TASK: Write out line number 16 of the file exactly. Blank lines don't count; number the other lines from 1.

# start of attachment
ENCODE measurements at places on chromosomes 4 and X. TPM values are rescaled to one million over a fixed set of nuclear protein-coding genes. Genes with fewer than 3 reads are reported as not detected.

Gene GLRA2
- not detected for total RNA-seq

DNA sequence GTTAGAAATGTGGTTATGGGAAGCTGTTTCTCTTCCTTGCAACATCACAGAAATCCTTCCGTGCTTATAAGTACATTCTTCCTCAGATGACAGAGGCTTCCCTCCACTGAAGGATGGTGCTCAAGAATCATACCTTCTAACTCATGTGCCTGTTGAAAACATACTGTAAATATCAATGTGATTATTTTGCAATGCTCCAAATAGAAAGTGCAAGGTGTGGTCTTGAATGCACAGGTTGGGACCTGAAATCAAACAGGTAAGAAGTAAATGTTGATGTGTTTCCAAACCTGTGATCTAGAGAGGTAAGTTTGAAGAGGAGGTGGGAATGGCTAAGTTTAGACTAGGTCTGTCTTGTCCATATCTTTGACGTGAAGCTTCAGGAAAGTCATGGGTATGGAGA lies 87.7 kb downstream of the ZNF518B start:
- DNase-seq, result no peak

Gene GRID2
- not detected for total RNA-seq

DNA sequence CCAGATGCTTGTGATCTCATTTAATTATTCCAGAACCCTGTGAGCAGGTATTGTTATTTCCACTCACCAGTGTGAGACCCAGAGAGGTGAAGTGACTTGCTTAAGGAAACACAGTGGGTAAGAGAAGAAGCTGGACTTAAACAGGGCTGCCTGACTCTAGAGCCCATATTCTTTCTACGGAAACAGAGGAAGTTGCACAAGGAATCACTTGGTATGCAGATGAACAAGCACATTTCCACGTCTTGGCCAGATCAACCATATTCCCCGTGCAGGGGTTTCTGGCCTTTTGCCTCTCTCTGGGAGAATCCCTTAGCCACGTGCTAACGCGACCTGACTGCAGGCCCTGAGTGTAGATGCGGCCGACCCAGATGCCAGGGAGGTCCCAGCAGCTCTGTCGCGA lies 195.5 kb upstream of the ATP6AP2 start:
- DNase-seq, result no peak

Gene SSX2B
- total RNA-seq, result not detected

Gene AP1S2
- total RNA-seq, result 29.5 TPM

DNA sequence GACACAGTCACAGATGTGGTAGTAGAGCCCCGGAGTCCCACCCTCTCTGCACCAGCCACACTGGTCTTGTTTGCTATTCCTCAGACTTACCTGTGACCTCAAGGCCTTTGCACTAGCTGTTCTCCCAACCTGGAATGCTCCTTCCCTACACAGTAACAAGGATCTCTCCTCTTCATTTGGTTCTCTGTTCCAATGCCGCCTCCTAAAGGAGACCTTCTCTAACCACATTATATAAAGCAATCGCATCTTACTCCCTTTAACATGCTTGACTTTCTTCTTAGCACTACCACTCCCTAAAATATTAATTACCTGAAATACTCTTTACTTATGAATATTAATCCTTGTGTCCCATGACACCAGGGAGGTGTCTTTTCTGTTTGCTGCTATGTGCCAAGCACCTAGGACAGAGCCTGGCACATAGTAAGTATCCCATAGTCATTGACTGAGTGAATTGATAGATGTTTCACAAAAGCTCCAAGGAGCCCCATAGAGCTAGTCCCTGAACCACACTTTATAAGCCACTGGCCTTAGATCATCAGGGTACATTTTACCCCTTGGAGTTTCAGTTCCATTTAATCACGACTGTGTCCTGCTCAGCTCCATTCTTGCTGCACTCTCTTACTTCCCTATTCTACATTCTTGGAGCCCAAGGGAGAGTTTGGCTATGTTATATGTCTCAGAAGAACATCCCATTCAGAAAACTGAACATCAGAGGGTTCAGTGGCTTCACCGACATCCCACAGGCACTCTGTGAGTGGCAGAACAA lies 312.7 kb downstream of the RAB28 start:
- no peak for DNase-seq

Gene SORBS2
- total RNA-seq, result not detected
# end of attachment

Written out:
Gene SORBS2